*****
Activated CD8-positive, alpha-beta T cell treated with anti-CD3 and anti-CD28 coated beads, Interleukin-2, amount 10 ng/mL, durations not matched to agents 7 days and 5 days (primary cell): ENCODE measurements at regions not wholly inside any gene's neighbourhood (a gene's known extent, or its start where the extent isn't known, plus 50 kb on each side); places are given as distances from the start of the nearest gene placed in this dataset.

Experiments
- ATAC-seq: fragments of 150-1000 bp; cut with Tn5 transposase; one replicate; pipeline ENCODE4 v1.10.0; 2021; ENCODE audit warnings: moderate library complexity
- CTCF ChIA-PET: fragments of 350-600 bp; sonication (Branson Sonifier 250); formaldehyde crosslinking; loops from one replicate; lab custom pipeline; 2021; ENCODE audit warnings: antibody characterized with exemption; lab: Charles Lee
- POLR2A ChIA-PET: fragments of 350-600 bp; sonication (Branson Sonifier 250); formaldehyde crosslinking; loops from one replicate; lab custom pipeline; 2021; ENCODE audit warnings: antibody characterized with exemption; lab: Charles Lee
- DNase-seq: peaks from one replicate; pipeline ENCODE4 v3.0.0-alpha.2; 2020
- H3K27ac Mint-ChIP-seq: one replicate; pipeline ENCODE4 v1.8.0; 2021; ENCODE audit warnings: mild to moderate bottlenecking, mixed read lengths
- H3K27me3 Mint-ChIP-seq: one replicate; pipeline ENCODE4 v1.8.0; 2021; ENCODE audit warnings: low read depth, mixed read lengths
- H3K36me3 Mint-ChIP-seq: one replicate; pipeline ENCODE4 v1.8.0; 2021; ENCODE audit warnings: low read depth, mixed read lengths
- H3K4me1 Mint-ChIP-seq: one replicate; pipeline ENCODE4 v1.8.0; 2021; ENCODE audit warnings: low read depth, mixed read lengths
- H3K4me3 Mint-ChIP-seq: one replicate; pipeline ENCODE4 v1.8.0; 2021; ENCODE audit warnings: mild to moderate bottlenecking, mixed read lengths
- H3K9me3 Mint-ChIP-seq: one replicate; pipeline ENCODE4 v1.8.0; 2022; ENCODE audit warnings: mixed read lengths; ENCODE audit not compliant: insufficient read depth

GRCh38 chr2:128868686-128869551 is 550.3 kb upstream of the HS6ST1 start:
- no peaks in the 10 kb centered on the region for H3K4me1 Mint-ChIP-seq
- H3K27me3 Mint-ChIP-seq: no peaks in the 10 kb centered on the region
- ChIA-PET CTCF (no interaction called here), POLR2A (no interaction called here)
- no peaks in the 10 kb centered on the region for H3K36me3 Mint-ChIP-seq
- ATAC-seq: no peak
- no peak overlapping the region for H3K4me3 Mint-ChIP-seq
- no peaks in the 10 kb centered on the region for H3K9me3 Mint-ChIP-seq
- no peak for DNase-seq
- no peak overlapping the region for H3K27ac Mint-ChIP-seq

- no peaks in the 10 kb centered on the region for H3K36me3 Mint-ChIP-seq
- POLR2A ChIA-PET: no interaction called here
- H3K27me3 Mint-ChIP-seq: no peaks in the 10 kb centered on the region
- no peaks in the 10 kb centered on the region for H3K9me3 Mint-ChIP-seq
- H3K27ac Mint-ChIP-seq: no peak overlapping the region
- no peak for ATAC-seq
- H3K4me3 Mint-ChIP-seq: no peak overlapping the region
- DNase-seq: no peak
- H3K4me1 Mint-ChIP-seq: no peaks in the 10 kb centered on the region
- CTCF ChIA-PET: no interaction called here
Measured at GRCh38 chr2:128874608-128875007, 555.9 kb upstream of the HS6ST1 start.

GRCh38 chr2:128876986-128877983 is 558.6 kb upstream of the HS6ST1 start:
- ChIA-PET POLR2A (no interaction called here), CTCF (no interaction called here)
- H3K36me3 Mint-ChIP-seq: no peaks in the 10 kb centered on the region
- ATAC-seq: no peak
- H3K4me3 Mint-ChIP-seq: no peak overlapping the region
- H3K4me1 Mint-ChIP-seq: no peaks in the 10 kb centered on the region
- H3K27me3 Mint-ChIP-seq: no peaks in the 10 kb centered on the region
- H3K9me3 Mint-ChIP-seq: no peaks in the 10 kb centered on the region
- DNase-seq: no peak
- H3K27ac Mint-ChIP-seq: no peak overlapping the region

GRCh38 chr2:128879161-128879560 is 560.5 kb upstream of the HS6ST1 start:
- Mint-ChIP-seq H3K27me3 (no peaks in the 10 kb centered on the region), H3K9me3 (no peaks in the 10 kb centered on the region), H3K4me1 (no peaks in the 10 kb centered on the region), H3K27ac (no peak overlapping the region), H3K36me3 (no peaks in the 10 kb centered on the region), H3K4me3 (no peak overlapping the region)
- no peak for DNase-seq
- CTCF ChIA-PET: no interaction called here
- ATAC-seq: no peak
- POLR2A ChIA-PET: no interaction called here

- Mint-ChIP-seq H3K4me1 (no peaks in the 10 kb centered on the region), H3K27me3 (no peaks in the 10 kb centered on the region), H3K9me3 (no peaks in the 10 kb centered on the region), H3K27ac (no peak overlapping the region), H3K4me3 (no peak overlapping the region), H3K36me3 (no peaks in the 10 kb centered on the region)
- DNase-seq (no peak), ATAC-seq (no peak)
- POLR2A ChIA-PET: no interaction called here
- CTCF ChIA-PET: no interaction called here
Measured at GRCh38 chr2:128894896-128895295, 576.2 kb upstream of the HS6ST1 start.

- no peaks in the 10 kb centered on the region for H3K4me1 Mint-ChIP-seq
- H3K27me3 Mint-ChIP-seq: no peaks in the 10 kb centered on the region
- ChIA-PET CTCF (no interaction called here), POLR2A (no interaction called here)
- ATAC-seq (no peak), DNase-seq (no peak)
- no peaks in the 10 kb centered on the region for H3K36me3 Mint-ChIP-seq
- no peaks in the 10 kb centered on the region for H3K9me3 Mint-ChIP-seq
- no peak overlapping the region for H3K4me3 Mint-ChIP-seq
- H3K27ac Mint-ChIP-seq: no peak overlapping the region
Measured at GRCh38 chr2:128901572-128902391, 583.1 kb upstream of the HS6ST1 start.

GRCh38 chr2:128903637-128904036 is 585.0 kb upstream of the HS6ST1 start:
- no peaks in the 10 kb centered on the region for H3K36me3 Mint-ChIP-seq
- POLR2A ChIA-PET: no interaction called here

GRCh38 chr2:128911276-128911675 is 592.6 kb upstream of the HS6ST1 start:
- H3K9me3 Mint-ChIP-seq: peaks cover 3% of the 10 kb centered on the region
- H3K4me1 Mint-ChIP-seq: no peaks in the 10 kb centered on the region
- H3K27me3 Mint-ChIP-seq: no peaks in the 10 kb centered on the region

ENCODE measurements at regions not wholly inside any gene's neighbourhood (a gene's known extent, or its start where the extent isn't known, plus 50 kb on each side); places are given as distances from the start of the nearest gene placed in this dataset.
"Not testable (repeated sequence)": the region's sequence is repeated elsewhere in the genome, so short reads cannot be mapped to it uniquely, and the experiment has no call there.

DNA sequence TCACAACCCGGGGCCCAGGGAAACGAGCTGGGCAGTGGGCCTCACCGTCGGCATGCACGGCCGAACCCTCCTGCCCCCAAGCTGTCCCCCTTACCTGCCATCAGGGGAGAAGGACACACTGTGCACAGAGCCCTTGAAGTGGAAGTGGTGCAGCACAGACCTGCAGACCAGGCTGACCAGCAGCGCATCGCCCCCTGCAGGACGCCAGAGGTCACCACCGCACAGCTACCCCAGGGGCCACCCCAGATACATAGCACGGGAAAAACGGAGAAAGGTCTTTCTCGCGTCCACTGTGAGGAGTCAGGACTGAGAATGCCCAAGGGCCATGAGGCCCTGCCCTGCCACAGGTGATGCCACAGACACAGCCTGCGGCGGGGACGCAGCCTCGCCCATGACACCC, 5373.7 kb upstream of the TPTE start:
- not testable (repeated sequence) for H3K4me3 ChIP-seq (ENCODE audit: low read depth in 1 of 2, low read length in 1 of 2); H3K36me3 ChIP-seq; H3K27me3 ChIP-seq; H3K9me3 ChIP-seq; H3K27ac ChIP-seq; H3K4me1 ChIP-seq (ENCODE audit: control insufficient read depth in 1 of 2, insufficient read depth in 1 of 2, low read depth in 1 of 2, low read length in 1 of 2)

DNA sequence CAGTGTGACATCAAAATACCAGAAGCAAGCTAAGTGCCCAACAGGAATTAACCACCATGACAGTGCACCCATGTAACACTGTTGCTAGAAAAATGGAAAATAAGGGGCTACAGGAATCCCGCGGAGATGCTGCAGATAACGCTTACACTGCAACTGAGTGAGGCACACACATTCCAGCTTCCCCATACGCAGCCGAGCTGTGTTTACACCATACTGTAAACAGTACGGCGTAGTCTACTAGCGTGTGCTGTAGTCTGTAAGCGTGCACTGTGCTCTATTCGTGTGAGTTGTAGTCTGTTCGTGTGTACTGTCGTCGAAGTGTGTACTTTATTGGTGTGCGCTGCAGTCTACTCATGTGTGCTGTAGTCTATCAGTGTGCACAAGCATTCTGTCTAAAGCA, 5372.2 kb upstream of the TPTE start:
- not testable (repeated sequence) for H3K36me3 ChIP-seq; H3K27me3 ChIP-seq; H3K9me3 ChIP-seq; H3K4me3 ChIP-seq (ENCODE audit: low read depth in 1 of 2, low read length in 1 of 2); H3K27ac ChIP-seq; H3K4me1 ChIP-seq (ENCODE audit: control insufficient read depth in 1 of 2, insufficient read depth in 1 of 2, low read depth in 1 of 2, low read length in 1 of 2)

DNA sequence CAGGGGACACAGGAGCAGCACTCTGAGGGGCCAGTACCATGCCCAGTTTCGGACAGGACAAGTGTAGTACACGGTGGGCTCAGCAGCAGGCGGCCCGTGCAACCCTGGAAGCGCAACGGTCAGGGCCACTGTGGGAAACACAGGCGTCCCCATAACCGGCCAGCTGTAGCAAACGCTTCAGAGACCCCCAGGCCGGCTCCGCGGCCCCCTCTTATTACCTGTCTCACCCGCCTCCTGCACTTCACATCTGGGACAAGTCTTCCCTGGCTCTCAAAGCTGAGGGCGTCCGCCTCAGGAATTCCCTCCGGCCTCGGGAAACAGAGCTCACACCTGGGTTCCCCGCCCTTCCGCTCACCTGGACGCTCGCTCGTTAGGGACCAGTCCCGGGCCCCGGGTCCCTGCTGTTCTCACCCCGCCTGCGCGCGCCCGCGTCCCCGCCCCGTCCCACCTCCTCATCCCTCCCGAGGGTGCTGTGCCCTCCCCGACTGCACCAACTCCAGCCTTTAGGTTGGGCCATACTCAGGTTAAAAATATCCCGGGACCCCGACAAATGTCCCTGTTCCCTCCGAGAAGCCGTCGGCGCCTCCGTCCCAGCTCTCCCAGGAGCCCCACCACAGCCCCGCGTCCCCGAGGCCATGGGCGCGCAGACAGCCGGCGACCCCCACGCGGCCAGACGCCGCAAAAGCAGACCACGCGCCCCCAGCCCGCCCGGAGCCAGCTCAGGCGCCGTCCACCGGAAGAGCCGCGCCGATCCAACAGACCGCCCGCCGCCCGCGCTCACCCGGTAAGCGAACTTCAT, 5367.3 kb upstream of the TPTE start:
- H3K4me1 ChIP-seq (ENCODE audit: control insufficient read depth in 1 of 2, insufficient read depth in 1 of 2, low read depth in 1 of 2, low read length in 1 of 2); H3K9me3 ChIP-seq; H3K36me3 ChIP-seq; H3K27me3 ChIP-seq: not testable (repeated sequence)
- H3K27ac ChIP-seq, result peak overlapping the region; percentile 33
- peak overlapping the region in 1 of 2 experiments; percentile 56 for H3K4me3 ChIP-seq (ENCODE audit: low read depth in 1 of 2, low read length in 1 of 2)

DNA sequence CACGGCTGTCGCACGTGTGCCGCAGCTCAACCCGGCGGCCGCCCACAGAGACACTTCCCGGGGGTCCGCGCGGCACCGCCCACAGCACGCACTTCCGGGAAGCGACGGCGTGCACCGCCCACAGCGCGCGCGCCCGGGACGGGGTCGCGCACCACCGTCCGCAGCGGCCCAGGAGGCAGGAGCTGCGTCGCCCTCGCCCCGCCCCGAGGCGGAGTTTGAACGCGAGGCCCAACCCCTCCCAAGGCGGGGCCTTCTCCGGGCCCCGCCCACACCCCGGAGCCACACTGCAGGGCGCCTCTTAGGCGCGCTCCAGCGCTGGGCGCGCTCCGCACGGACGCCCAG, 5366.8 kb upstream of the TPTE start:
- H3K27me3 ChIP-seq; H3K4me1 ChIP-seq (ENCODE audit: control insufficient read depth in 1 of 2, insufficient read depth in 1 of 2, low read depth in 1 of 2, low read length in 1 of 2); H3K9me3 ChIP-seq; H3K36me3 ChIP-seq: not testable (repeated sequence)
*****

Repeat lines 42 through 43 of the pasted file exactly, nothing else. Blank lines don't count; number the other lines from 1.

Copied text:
- DNase-seq: no peak
- H3K27ac Mint-ChIP-seq: no peak overlapping the region